About Me

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I am the creator of steampunk reviews, a woman in love with history, mystery, and the fine things of life, though not necessarily in that order. As a self-styled aristocrat, I've aimed to cultivate an old world (real or constructed via movies being irrelevant to me) sense of elegance and taste, and have been going to great lengths to fulfill that goal. It is my aim to live a life that is enjoyable, rather than one obsessed with being 'perfectly good for me in every way'.

Monday, August 15, 2011

When a film fan becomes a film fail

I love art films. That’s just a given. I adore Pan’s Labyrinth, the 1979 Nosferatu, the short films of the Brothers Quay, and Koyaanisqatsi, amongst many other films of that ilk. Often, the weirder and more disturbing the movie is, the more likely it is that I am all over it like ants on a sugar heap. I really and truly love when films push my boundaries and expect me to think for myself. This, however, does not prevent me from enjoying more mainstream works. I adored Priest, Thor, Cowboys and Aliens, and the Hangover 2, and that’s just this summer’s roster of movies that I saw. Did I consider any of them to be extremely deep or meaningful? No, not really, but they entertained me, made me roll with laughter, hold my breath with suspense, and generally have a grand time with a bucket of popcorn on my lap.
So now, I offer a heartfelt rant to the world. All you snobby film viewers who insist on criticizing any film that doesn’t fit your concept of high cinema, please remove your collective head from your collective ass. I had to put up with one of your kind, a self-centered hipster who refused to give any credit to the actors (in her eyes everything was due to the magic of the director) or to speculate on the meanings of particularly arcane movies. She drove me crazy. All she ever did was quote essays about the films in question, never once producing an independent thought of her own.
Obviously, it was this hipster who fueled my outright hatred of film snobbery, but I feel everyone, especially those of us who love art films, should take this sort of behavior into consideration before you open your trap to lambast a film. Now of course I’m not saying that you shouldn’t criticize a movie you dislike (I’d be out of a job then), but I do suggest that you consider whether the film was really and truly *bad*, rather than it just didn’t make the cut for the Cannes Film Festival. And there are, in fact, plenty of films that are really and truly bad, (The Last Airbender, DEAR GOD, THE LAST AIRBENDER) and ripe for the shredding. In other words, here are some good, non-subjective reasons for disliking a movie: Wooden script, abysmal acting across the board, abuse of special affects for no good reason, and enormous plotholes. Here are reasons that may mean the world to you, but are in fact subjective and it may be better to keep to yourself: The film wasn’t directed by your favorite director, it was made by a big Hollywood studio, it was designed to entertain rather than to inspire nirvana….etcetera.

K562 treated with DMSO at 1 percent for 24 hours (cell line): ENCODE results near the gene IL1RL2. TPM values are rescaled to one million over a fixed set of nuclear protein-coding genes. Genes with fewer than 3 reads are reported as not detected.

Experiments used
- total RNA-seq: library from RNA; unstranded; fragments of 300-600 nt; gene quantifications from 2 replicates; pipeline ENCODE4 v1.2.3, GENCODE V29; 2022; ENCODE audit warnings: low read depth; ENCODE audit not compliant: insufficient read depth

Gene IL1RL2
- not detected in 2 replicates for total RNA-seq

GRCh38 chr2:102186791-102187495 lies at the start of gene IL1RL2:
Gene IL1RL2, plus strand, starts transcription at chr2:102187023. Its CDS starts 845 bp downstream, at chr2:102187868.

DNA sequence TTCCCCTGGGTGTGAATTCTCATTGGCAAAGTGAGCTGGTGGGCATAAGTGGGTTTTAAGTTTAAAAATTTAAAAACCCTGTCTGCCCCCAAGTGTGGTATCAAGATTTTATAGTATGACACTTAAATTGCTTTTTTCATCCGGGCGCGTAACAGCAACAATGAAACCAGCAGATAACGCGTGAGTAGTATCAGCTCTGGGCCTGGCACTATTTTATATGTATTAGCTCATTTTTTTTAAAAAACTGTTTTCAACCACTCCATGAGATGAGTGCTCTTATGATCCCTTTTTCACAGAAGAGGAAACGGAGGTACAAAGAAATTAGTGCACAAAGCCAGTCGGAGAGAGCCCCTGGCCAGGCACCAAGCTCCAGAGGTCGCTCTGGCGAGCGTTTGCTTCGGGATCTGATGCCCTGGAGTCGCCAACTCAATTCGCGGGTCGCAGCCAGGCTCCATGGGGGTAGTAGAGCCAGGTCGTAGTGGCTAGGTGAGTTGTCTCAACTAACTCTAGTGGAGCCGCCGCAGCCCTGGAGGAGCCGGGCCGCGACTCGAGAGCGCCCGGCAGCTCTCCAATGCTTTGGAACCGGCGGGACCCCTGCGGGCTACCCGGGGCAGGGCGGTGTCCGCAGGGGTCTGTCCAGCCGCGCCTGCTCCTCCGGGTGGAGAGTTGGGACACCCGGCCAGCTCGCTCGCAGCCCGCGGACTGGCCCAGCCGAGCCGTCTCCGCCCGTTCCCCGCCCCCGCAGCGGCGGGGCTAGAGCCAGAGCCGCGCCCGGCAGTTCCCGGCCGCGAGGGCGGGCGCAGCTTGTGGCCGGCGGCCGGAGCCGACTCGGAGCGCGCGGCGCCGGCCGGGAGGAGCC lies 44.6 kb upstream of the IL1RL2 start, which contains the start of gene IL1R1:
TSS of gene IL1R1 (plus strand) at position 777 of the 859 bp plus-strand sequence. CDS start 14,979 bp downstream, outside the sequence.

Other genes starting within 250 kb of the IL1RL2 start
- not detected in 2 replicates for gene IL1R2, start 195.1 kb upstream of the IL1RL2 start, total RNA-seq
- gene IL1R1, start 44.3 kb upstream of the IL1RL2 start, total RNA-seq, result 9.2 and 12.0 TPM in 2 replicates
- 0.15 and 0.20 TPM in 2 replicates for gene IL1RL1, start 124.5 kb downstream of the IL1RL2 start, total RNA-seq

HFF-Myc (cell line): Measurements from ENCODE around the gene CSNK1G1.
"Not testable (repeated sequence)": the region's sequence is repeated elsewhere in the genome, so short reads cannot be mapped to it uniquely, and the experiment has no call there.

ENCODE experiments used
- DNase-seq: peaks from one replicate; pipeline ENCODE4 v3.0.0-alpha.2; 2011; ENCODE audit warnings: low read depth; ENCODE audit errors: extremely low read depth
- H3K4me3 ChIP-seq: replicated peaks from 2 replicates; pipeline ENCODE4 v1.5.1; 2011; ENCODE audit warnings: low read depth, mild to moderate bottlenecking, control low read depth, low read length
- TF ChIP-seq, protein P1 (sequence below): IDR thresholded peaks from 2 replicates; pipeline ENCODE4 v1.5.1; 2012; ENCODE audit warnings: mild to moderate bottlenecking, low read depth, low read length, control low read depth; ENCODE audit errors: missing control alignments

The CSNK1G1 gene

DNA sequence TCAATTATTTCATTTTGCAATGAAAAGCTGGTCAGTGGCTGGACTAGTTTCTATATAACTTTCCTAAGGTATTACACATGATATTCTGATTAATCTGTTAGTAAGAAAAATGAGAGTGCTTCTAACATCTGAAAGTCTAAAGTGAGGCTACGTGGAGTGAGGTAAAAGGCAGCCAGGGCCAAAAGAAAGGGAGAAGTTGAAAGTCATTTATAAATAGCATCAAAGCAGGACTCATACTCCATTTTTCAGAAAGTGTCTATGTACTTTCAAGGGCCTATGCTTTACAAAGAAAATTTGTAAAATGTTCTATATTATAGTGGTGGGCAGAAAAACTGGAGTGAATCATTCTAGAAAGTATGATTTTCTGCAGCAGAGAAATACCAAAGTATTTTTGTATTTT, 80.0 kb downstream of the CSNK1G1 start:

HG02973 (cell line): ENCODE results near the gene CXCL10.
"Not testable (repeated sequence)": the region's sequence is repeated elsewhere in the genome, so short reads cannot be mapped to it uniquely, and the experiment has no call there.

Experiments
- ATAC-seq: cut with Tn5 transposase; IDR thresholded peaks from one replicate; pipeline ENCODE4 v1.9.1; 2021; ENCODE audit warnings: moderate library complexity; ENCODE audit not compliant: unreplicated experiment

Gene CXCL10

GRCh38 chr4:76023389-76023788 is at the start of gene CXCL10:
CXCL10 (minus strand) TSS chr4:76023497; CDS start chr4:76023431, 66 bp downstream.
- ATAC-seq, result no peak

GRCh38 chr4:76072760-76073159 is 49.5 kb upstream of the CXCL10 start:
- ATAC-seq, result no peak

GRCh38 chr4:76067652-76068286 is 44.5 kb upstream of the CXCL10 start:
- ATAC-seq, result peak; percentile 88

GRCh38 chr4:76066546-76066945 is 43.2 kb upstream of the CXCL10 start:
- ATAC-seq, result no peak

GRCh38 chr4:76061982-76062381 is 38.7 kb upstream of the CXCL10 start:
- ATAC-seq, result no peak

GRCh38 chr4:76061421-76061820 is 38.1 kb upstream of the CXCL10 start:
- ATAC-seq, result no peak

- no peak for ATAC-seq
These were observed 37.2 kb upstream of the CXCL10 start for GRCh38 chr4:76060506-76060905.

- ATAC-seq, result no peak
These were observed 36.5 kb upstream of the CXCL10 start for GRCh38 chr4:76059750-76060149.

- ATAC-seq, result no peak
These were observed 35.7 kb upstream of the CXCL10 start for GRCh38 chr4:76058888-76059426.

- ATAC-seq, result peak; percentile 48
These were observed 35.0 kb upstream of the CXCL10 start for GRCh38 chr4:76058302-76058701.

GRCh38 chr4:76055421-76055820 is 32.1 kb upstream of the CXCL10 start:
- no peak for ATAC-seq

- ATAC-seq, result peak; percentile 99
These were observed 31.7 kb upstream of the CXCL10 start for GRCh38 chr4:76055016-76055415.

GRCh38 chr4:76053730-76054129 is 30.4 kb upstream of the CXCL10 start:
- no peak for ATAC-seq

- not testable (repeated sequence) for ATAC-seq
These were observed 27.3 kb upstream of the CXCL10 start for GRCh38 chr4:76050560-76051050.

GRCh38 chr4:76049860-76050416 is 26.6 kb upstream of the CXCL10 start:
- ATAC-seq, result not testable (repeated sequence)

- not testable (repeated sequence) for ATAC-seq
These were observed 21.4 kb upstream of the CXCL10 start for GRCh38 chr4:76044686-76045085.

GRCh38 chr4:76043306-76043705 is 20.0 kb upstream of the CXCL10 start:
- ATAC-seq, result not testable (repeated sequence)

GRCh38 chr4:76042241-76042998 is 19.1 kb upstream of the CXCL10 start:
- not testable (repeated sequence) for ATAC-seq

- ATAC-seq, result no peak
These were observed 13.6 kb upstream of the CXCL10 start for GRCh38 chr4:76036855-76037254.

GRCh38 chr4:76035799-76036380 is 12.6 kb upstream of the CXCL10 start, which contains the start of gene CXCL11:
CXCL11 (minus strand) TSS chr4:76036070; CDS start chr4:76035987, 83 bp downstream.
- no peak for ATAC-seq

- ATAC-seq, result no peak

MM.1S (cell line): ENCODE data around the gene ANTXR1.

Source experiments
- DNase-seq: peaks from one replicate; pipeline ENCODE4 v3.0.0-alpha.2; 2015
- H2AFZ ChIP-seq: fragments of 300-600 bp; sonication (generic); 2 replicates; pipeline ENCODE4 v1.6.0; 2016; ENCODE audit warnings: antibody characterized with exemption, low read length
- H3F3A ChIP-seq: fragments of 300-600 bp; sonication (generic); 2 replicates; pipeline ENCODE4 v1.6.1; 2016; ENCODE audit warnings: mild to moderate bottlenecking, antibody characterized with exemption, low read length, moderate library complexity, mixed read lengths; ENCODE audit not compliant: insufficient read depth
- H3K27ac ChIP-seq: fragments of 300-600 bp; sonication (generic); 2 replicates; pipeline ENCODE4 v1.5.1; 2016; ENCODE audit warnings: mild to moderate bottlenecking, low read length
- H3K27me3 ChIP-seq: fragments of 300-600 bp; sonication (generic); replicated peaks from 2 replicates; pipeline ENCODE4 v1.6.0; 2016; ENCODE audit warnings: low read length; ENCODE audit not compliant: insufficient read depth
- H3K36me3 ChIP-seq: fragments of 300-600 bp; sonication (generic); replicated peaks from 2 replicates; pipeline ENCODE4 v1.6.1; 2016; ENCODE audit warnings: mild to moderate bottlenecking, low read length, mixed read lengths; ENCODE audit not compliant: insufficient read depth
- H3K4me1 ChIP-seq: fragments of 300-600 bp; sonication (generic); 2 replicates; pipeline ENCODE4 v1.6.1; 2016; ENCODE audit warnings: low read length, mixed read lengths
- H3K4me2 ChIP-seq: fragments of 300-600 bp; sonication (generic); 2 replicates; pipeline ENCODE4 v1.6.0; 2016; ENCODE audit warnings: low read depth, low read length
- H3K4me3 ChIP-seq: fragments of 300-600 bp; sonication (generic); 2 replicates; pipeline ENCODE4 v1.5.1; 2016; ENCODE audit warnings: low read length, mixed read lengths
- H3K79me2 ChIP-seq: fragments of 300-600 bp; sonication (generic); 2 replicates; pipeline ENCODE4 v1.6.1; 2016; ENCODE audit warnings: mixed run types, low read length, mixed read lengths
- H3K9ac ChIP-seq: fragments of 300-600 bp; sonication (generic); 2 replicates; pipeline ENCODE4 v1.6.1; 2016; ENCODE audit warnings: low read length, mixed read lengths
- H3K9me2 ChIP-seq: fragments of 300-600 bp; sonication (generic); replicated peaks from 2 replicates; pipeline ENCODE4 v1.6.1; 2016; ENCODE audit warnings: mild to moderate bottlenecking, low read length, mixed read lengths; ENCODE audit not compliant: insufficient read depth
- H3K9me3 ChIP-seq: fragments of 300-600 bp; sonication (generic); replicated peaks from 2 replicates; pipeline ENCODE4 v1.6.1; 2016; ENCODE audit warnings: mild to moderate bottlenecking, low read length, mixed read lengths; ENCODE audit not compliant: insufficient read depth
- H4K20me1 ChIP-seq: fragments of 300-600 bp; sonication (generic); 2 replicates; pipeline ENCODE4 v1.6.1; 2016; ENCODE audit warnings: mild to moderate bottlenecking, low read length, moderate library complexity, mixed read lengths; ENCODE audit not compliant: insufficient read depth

Also respect other’s right to dislike *your* movies. I don’t look down people because they didn’t like Black Swan or Inglourious Basterds. And I (and many others besides myself) would take it as a kindness that we be allowed to dislike movies regardless of the film’s perceived merit. As per example Citizen Kane just plain bores me to tears. Yes I know it’s supposed to be a classic, but I’d rather watch Attack of the Killer Tomatoes than be forced to contemplate Rosebud one more time. Or hear a hipster dissect the symbolism of Rosebud one more time. In other words; film likes and dislikes are subjective, and disliking a film is not automatically a sign that one is an uncouth yokel.
Finally, one does not have to have read every book on film or seen every arthouse flick to have an opinion on a movie. I love Nosferatu for its powerful Memento Mori attitudes, and I do not give a specific DAMN about the New German Cinema style that produced it or its goals, nor do I feel any need to. Directors, after all, may make a film in a certain way and hope to send a certain message, but everyone will walk away with differing opinions. People filter what they see through their own experiences and perspectives, and if you find yourself filtering your films entirely through the lenses of others, you will end up like the hipster I mentioned earlier: a squawking parrot with no opinion of your own.
In summary, watch the movies you love, debate about them politely while keeping the subjective elements in mind, respect the likes and dislikes of others, and never feel obligated to watch a film you hate/have no interest in.


  1. I agree totally, film critics often suffer the worst from the aforementioned malaise.

  2. Absolutely. While I'm happy to be warned off really terrible films (again, The Last Airbender), some of my favorite movies of all time have been slammed by critics for various asinine and subjective reasons. It drives me a bit crazy.

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